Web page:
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Old 10-02-06, 12:49 PM   #1
Machka 
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Winter touring?

How many of you have done tours in the winter ... cycling with snow by the side of the road or on the road ... pitching the tent in snow ... spending the night in sub-freezing temps?

If you have, do you have any tips for others here (like me) who might be tempted to do something like that?


I've cycled in the snow and in some very cold temps. And I've camped in situations where the temperature dropped below freezing during the night. But I've never combined the two.
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Old 10-02-06, 01:56 PM   #2
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Quote:
Originally Posted by Machka
How many of you have done tours in the winter ... cycling with snow by the side of the road or on the road ... pitching the tent in snow ... spending the night in sub-freezing temps?

If you have, do you have any tips for others here (like me) who might be tempted to do something like that?


I've cycled in the snow and in some very cold temps. And I've camped in situations where the temperature dropped below freezing during the night. But I've never combined the two.
We have done a lot of winter riding and riding from one spot to another (credit card baby!). So here are my quick recommendations for the riding part:

(1) Lake winter cycling boots with one or two pairs of socks on. They can be pricey, but Performance usually has them on sale for $200 and if you can wait for a 10-15% sale, you can save a lot of money. There are alternative makers of winter cycling shoes; but they are typically about the same price.

(2) Winter riding gloves with an extra lining underneath.

(3) Balaclava face mask/hood. Otherwise the cold air makes it difficult to breathe.

(4) Layers!

(5) Keep the cell phone charged. Not that we have ever needed it, but it isn't too hard to get stranded or hurt. This is the fastest way to get help. Moreover, you can call ahead such that your destination expects your arrival.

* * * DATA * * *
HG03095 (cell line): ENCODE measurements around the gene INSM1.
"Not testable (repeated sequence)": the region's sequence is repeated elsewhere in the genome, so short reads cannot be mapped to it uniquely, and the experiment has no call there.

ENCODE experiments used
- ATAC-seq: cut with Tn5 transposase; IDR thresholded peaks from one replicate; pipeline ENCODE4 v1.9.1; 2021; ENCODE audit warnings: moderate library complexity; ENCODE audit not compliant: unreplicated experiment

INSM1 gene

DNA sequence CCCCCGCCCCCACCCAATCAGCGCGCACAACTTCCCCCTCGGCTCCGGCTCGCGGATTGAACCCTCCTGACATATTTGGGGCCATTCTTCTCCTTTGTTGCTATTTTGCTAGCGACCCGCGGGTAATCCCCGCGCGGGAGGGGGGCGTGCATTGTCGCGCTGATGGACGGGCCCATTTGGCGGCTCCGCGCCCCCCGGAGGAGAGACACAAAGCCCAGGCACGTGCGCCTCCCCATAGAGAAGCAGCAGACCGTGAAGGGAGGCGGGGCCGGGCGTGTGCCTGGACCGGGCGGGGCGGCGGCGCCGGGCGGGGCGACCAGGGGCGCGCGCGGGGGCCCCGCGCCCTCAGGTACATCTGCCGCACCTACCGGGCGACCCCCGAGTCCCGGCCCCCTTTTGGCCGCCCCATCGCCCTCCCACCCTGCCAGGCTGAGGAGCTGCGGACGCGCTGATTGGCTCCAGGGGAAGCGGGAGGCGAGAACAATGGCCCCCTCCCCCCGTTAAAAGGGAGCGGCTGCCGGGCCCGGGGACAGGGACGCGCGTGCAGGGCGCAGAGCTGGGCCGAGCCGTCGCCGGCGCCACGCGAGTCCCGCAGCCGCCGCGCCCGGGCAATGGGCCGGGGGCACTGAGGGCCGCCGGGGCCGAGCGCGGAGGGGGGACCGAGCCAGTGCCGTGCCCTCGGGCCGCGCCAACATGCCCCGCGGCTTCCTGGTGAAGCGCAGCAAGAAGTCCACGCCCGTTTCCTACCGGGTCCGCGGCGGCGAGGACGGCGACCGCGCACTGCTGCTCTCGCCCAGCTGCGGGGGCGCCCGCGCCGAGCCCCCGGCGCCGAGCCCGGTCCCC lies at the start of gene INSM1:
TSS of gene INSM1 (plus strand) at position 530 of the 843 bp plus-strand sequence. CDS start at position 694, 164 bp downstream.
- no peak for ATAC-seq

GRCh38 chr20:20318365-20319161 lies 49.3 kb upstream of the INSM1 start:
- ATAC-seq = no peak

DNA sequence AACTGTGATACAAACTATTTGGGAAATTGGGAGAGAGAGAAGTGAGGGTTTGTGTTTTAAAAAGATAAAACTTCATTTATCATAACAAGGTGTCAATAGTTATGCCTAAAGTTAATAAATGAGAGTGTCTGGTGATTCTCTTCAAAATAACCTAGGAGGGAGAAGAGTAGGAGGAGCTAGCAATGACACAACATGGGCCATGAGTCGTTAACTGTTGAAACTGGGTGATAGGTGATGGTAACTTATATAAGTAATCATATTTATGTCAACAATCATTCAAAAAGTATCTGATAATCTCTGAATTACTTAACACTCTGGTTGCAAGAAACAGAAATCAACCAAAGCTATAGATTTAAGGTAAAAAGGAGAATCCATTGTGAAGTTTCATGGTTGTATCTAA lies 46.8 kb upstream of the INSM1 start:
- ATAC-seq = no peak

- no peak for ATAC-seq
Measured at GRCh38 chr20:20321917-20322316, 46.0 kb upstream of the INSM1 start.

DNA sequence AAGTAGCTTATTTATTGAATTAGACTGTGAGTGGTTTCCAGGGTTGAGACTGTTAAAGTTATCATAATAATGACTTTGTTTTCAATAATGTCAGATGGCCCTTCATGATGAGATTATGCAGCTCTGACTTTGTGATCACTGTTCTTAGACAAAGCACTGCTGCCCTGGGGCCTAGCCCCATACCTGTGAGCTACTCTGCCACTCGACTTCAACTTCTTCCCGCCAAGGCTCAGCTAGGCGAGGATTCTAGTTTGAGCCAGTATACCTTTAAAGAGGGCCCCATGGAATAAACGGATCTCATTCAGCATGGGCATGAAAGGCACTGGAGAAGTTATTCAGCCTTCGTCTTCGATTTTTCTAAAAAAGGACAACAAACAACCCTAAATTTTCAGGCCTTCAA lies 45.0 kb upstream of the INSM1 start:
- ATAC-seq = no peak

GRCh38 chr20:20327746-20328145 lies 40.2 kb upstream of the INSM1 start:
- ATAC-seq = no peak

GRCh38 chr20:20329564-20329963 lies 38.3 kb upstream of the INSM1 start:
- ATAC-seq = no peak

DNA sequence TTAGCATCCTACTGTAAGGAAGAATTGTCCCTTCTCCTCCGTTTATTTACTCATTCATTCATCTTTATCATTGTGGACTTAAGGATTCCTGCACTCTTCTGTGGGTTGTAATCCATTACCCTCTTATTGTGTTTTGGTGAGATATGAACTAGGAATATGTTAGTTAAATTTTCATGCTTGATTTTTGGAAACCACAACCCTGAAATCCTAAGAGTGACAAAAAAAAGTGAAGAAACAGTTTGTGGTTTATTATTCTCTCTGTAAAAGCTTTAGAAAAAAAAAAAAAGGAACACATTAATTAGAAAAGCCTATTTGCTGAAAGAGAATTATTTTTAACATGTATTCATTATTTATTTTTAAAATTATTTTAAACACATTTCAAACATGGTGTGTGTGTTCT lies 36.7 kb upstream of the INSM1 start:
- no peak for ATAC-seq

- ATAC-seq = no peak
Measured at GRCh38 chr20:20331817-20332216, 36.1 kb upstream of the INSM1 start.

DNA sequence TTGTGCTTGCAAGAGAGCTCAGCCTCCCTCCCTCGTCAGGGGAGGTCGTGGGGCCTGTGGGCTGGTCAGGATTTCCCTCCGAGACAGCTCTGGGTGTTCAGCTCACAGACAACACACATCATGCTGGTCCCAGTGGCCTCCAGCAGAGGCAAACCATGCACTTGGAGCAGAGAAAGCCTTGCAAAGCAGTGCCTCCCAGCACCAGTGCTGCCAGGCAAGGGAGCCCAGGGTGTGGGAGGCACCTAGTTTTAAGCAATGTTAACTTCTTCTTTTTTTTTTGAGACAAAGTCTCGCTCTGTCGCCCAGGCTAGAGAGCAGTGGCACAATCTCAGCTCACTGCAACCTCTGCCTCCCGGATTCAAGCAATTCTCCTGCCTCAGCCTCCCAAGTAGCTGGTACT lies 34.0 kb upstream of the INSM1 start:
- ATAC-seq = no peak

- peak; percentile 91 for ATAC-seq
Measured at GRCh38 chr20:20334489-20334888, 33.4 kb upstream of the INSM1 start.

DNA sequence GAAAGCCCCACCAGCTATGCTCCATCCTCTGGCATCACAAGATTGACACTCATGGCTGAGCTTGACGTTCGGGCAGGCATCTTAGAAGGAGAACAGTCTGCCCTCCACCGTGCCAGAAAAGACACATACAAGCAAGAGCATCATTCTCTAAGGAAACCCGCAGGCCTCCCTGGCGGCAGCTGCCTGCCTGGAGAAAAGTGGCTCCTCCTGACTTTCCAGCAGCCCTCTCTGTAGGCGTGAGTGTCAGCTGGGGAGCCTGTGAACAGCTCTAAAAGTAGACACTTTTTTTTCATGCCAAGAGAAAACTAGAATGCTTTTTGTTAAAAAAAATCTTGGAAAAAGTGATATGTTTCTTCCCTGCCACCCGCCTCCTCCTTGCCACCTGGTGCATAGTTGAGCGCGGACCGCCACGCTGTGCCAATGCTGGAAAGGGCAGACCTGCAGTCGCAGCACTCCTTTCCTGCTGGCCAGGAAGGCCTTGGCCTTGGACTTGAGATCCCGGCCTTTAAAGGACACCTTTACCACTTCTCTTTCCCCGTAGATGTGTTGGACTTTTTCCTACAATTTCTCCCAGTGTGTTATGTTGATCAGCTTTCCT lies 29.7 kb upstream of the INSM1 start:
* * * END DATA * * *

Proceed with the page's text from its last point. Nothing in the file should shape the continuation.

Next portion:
Some buddies get these little pads that heat up from a chemical reaction (they purchase them at REI) and insert them under their toes and in their gloves. They swear by them. We are going to bring them along in case of _really_ cold weather. But to date, the winter shoes with thick socks have always done the trick.

To summarize, our basic strategy has been to make sure that feet, hands, and head stay warm. We think that it is straightforward to keep the body and legs (which are working) warm. I think that there is enough writing on layers to omit a discussion here.


=-=-=-=-=-=

Hmmm, I think that I mis-read your original message. I failed to read that you had experience riding in the cold.
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Old 10-02-06, 02:16 PM   #3
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check out my friends site, they are biking the great divide, some of it off road, the rockies, the andes, etc.
one of the three members, Goat, doesn't wear shoes, don't ask me how he does it... but the pictures of him standing around in many feet of snow, not to mention biking through a snow storm barefoot, lol, quite hilarious.. i'd imagine most of us here would have all kinds of hi tech specialty materials covering our appendages

www.ridingthespine.com is the site
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Old 10-02-06, 04:02 PM   #4
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mukluks for camp, down coat, thick socks. candle lantern. two foam pads. two hats as well. windstopper helmet liner, for sure.

you'd DEFINETLY have to get comfortable with a camp stove, machka. camping in winter you need to be melting snow for water and cooking pretty much the whole time you are not riding or sleeping unless you are lucky enough to find running water. (rare)
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Old 10-12-06, 08:28 PM   #5
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Well, I've now camped at -7C. That's the coldest night I've had in a tent so far. The main thing I learned from that experience is that I need a down sleeping bag!!

Any suggestions for an itty-bitty, light down sleeping bag that won't cost a fortune?
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Old 10-13-06, 12:56 AM   #6
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Quote:
Originally Posted by Machka
Well, I've now camped at -7C. That's the coldest night I've had in a tent so far. The main thing I learned from that experience is that I need a down sleeping bag!!

Any suggestions for an itty-bitty, light down sleeping bag that won't cost a fortune?
I have done some winter camping (mostly back country ski trips in the Rockies) and would recommend that you don't compromise on quality when purchasing a sleeping bag. In Alberta, there is a great company in Edmonton called Kluane Mountaineering which manufacturers excellent bags (http://www.kluane.ab.ca/). I still have the bag that I purchased from them in the '70s and have used it in a tent at -32C.